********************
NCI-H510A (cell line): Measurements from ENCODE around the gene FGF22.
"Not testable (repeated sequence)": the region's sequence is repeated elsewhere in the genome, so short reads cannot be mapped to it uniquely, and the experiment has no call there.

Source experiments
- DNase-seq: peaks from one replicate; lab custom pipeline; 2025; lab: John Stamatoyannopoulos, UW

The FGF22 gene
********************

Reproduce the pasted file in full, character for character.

NCI-H510A (cell line): Measurements from ENCODE around the gene FGF22.
"Not testable (repeated sequence)": the region's sequence is repeated elsewhere in the genome, so short reads cannot be mapped to it uniquely, and the experiment has no call there.

Source experiments
- DNase-seq: peaks from one replicate; lab custom pipeline; 2025; lab: John Stamatoyannopoulos, UW

The FGF22 gene